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In the Deep End: Meet Etiquette

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In the Deep End: Meet Etiquette

Carly Weigel, Reporter

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With the boys state meet coming up this weekend, there’s some swim meet etiquette that’s important to know during the season. Here are some tips on what to do during a meet!

1. Be courteous to the other team and your own teammates. High five, shake hands, and congratulate other swimmers–they are working as hard as you are! Smiling at or talking with people before a race helps to get my pre-race jitters out, and helps connect with others. It definitely improves my attitude and mindset going into the race. It’s good to go talk to the coaches before and after the race. They can talk about what you need to work on and they give feedback on what you did well during the race. Before getting out of the water, wait for everyone to finish and then shake their hands. Being a City High swimmer doesn’t mean tearing anyone else down, regardless if they are on the other team or not, but rather encouraging everyone.

2. Be quiet for the start. By no means does this mean being quiet the entire time, but during the start it’s courteous and really important for both the swimmers and the officials. In order to make sure the race is as fair as possible, it requires being quiet for the start. Sometimes it can be hard to hear the buzzer with the adrenaline rush and focus that I have for the start, so it’s helpful if people are quiet until just after the start. In fact, that extra explosion of sound immediately after my feet leave the block adds a jolt of readiness that makes for a more exciting race.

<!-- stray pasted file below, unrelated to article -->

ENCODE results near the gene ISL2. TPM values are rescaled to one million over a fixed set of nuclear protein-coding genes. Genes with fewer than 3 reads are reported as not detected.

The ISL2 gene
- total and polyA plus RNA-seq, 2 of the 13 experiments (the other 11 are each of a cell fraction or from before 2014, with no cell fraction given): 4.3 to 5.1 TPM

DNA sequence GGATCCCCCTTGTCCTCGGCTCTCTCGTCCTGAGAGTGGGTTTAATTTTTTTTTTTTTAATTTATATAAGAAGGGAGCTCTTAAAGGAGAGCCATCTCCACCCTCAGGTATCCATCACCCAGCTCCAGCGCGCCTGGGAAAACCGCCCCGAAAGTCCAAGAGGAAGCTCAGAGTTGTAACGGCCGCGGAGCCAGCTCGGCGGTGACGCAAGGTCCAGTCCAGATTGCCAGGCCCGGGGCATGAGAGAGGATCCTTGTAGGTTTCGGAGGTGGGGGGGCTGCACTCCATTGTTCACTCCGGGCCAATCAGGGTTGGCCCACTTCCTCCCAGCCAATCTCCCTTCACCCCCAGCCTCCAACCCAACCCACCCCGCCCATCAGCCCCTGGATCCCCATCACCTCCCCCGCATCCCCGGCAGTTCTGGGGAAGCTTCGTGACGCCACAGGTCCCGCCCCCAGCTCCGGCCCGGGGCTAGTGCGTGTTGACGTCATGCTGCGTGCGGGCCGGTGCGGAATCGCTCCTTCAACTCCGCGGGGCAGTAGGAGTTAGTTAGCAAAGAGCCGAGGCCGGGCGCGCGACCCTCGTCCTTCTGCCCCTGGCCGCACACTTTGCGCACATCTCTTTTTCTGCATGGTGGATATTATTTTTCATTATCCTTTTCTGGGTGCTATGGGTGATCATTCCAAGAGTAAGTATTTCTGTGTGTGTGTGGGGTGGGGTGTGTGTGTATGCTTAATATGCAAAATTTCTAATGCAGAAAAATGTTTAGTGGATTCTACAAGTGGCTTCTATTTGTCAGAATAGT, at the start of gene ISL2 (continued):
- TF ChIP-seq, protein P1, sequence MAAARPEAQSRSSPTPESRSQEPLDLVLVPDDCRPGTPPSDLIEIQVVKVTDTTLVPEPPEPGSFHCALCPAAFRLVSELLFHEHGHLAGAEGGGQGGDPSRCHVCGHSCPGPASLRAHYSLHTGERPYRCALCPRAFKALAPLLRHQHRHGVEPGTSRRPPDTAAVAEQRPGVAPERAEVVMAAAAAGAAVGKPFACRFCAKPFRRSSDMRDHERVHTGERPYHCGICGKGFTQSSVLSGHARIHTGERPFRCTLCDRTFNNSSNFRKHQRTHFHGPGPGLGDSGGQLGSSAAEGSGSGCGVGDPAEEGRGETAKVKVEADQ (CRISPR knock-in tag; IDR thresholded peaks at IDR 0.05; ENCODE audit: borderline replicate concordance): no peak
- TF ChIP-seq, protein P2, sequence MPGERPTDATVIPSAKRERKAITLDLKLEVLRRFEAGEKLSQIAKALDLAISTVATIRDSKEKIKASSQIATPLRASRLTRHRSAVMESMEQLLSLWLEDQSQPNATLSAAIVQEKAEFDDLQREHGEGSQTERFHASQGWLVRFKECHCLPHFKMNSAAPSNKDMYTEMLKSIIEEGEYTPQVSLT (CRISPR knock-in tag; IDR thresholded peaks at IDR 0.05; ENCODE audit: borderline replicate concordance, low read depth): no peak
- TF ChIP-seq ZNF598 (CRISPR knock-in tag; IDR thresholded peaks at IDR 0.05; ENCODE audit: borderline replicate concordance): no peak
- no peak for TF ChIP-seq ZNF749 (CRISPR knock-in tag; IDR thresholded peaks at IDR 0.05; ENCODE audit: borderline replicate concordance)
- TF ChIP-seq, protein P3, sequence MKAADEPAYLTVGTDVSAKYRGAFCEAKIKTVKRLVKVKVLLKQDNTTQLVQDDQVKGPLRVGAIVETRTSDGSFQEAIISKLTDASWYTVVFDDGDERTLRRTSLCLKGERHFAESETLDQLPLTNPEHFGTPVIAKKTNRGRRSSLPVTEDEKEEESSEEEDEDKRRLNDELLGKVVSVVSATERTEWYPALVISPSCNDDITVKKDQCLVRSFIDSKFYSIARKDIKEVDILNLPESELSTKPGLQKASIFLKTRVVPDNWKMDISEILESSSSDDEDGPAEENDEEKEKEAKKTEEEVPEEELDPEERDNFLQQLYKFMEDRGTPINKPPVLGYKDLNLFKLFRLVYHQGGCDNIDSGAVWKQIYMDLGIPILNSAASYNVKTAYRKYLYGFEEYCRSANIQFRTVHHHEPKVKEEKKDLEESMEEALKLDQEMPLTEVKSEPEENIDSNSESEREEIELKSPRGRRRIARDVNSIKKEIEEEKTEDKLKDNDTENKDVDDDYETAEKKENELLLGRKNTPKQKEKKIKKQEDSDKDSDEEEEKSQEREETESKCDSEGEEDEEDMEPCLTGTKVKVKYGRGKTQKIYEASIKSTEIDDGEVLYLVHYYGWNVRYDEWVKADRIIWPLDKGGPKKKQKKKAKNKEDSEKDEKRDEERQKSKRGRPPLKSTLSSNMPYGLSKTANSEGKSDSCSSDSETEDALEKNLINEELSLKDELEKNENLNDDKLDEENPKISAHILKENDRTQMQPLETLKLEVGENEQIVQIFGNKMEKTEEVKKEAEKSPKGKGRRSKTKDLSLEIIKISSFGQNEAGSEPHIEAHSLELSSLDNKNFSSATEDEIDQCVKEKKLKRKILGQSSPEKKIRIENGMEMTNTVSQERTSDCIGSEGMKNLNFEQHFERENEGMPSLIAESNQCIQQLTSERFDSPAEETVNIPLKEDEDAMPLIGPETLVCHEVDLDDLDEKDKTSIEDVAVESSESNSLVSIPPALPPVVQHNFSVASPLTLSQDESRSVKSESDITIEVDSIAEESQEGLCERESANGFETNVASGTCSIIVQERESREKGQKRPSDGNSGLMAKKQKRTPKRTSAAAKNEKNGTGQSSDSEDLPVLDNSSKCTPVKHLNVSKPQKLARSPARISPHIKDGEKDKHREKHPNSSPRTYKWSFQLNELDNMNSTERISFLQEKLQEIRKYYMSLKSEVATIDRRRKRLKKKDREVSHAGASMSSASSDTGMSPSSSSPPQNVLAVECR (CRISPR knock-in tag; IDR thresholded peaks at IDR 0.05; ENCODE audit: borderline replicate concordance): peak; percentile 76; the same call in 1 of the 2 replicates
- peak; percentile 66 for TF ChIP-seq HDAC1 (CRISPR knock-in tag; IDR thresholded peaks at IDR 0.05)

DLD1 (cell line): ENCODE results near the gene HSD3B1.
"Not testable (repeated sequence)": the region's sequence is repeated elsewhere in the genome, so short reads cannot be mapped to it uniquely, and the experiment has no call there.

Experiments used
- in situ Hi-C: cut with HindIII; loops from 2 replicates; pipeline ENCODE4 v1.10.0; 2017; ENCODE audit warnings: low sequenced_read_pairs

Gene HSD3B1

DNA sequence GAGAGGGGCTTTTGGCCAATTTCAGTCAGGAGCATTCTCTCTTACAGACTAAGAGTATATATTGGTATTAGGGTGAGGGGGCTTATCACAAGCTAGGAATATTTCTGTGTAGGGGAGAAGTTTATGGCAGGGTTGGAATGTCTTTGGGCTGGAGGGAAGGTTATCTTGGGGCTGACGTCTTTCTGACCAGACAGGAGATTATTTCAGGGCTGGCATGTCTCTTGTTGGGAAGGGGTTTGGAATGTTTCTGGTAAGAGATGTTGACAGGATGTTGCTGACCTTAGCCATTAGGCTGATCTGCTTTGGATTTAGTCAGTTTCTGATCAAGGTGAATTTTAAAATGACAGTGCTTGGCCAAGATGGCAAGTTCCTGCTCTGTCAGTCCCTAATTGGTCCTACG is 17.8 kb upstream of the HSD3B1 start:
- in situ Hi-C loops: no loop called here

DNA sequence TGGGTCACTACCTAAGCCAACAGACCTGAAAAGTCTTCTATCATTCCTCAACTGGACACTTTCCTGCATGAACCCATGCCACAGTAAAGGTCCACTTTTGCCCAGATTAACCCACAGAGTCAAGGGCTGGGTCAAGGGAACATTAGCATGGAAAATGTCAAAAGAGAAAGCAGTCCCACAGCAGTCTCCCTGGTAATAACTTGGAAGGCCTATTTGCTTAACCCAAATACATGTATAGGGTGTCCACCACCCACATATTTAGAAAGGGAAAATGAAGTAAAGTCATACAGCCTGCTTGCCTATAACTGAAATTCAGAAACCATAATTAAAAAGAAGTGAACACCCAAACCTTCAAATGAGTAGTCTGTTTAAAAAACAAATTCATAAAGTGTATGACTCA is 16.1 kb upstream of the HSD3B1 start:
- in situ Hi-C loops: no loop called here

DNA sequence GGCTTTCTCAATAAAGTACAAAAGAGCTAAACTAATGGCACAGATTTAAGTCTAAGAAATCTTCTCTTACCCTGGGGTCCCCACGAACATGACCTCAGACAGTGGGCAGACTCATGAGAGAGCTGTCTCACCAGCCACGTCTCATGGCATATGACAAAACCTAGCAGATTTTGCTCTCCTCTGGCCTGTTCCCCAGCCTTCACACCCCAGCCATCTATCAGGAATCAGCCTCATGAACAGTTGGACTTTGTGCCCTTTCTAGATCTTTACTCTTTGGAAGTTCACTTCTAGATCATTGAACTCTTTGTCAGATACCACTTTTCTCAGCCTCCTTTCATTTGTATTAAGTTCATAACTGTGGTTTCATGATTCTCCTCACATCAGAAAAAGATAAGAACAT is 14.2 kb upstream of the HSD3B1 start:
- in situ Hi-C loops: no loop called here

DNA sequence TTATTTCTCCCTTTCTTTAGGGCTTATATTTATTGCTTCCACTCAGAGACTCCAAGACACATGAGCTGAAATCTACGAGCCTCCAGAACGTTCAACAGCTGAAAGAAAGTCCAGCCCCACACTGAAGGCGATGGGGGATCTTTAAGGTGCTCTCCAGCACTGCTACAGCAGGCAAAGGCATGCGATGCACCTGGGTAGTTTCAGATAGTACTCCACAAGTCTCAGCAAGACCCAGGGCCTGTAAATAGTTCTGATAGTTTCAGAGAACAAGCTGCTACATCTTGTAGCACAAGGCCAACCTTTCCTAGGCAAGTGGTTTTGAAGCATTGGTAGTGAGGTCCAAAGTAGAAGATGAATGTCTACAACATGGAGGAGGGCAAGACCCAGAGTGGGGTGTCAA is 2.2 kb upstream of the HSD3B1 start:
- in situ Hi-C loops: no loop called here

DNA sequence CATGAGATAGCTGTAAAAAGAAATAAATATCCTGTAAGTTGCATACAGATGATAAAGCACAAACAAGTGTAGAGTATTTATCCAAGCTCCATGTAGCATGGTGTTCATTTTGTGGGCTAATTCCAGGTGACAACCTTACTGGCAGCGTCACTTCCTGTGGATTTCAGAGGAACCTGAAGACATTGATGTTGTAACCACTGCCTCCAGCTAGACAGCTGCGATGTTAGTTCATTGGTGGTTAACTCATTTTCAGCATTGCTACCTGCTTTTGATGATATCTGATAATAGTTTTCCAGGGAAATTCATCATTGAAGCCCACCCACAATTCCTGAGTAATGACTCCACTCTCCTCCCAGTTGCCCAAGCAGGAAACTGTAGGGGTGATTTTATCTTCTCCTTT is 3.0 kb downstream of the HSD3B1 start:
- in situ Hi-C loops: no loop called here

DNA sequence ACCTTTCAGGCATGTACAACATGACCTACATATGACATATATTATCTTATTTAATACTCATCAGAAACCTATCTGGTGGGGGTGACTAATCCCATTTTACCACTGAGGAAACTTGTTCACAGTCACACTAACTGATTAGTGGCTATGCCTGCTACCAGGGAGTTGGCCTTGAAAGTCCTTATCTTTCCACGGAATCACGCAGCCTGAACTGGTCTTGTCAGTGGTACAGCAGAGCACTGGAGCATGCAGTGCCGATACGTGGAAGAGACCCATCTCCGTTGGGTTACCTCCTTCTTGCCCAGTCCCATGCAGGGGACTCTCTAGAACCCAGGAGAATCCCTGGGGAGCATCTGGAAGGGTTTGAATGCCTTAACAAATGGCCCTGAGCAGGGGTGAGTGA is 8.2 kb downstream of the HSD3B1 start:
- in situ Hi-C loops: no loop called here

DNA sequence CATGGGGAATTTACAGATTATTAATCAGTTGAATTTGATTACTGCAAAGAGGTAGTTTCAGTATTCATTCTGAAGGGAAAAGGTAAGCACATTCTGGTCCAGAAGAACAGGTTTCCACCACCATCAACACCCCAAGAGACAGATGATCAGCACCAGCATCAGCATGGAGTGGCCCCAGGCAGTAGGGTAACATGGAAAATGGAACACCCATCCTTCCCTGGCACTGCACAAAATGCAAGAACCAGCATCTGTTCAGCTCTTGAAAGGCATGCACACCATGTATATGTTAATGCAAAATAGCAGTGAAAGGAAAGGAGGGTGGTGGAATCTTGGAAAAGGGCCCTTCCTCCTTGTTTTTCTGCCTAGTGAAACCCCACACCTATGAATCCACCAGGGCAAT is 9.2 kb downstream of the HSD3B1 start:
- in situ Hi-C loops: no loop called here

3. Keep up with the events and what you are swimming. It’s no fun to miss a race; it’s actually really stressful. But keeping up with the order of events (in high school swimming, it’s the same order every meet) and asking someone if you aren’t sure is the best way to avoid those mistakes. Not only does it feel bad to miss an event and a chance of improvement, missing events also lowers the team score. Meets are a time when the team aspect really comes into play. Although the races are highly individualized (the exception being relays), the team is all there and cheering for you. It would be a shame to let down all your fans!

4. Eat and drink a lot. I used to have trouble hydrating during meets. Once I started bringing and using my water bottle, it felt like I had a lot more stamina to last the entire meet. Water is one of the best options to bring to a meet, but there’s also Gatorade or other energy drinks. There’s also the concession stands. I don’t recommend junk food like chocolate bars or popcorn. Instead, try a granola bar or an apple–something that will last but not weigh you down is a good breakfast before a meet. I usually eat scrambled eggs and a PB&J. Plus, I drink lots of water. The coaches are available to talk about what you should be eating, and we usually have some discussions about it throughout the season.

5. Keep up the energy! For a big meet, I get jittery about three days before the actual event, and it’s sometimes hard to keep up the energy during the meet. The best thing is, the team really pulls through during these days. Joking around and listening to music with my friends is the best way for me to calm down and make sure everyone delivers. The best meet environment comes from laughter, talking, and shaking out limbs over the spray of energetic splashers.

Swim fast and have fun!

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In the Deep End: Meet Etiquette